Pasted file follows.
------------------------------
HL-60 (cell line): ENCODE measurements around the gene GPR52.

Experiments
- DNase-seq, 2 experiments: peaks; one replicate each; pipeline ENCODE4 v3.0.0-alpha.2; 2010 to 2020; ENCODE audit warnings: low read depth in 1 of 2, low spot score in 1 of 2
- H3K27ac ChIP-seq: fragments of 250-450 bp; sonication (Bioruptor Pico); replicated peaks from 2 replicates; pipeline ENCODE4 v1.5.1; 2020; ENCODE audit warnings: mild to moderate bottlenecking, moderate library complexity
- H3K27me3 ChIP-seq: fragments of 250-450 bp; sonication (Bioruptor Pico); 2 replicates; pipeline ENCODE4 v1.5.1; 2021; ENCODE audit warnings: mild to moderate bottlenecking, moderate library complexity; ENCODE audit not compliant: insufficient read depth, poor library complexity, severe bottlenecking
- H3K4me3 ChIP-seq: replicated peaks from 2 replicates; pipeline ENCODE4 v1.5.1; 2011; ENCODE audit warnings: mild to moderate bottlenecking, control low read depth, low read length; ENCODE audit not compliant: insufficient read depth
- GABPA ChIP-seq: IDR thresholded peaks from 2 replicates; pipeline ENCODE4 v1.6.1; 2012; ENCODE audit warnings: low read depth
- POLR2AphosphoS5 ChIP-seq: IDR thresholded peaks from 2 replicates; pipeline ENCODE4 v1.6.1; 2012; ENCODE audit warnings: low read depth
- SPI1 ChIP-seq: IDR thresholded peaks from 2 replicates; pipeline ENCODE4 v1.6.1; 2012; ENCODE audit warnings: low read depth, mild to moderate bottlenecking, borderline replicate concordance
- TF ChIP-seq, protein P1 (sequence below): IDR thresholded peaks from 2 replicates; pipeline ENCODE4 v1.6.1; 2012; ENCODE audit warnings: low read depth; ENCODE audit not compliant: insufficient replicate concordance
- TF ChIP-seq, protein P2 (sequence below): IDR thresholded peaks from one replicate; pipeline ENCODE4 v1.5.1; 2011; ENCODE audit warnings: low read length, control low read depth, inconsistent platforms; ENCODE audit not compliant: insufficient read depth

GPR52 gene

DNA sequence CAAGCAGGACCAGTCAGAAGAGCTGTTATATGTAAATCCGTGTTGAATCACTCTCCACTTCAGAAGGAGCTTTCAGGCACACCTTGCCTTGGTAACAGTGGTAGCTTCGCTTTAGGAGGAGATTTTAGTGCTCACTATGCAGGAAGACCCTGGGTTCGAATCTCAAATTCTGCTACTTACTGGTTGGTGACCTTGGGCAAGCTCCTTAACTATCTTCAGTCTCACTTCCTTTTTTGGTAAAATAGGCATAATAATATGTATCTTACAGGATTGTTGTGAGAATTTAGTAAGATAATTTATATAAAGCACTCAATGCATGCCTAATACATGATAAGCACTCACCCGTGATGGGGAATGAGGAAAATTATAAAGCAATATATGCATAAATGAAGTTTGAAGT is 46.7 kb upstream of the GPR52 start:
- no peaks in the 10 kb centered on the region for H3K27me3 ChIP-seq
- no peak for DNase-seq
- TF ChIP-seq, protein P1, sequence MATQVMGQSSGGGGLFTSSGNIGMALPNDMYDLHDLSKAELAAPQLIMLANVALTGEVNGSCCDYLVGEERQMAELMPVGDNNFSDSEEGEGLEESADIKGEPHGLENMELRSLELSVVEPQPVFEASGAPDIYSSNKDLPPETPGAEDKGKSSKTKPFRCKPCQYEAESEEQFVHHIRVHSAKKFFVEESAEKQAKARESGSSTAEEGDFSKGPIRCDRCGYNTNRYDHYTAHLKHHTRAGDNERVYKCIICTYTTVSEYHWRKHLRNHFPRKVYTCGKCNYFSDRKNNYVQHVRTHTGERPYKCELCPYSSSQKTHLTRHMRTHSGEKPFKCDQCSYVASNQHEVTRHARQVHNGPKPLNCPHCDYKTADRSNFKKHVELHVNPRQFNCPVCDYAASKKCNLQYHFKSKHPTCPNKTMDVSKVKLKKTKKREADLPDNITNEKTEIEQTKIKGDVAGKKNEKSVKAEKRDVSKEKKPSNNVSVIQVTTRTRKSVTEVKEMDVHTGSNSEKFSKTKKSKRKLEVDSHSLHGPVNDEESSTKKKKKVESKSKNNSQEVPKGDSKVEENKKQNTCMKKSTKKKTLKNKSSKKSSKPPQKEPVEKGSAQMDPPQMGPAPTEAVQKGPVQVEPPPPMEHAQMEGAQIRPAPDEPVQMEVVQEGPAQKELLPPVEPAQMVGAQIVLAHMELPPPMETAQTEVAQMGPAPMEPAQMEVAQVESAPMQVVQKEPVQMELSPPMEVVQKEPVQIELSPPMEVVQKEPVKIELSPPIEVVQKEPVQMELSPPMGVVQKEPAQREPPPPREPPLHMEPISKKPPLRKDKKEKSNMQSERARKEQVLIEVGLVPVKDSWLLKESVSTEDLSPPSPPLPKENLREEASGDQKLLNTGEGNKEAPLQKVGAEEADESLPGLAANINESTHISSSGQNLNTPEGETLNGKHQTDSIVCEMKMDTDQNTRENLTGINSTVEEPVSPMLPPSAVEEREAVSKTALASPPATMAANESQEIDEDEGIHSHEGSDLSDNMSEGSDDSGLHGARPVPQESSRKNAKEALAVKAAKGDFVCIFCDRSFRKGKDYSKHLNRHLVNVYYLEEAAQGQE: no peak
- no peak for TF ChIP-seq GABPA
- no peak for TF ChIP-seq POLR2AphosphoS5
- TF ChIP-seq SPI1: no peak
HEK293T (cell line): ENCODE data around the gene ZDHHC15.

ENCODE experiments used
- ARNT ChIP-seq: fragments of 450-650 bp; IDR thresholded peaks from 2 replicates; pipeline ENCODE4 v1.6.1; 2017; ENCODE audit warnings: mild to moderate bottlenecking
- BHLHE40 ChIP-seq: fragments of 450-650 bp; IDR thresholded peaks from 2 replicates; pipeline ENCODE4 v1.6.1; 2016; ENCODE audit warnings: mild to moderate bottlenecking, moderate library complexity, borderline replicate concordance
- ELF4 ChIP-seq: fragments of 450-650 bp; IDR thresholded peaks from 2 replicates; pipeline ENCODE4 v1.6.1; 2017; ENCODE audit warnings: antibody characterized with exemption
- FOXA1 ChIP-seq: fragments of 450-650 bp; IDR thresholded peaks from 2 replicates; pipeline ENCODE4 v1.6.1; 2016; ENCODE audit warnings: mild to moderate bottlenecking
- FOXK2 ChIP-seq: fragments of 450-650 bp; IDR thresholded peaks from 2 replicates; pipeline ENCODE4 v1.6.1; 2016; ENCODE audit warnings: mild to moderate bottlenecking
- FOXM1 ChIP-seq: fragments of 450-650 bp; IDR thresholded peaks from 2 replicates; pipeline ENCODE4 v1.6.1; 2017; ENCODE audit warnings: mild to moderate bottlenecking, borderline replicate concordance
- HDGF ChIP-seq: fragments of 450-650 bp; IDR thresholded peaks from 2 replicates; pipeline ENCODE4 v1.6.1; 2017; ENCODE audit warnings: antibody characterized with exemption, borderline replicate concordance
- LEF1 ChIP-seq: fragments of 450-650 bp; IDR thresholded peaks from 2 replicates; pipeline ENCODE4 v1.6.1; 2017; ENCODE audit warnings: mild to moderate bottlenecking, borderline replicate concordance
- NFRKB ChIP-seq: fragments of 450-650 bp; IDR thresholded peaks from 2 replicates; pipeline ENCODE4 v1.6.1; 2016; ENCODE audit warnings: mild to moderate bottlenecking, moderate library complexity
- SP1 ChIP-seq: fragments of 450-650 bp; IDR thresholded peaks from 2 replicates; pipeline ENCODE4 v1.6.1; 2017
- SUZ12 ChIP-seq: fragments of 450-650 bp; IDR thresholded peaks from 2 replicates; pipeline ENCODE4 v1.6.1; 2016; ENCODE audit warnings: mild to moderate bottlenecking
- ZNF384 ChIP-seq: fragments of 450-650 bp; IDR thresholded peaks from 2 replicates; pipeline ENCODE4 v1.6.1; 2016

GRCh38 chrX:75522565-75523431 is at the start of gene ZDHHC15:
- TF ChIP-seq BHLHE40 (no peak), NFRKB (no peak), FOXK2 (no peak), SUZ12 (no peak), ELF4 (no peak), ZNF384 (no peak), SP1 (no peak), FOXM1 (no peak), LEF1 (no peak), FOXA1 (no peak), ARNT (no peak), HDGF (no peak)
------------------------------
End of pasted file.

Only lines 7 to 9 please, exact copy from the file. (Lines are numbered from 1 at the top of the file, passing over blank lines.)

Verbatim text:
- GABPA ChIP-seq: IDR thresholded peaks from 2 replicates; pipeline ENCODE4 v1.6.1; 2012; ENCODE audit warnings: low read depth
- POLR2AphosphoS5 ChIP-seq: IDR thresholded peaks from 2 replicates; pipeline ENCODE4 v1.6.1; 2012; ENCODE audit warnings: low read depth
- SPI1 ChIP-seq: IDR thresholded peaks from 2 replicates; pipeline ENCODE4 v1.6.1; 2012; ENCODE audit warnings: low read depth, mild to moderate bottlenecking, borderline replicate concordance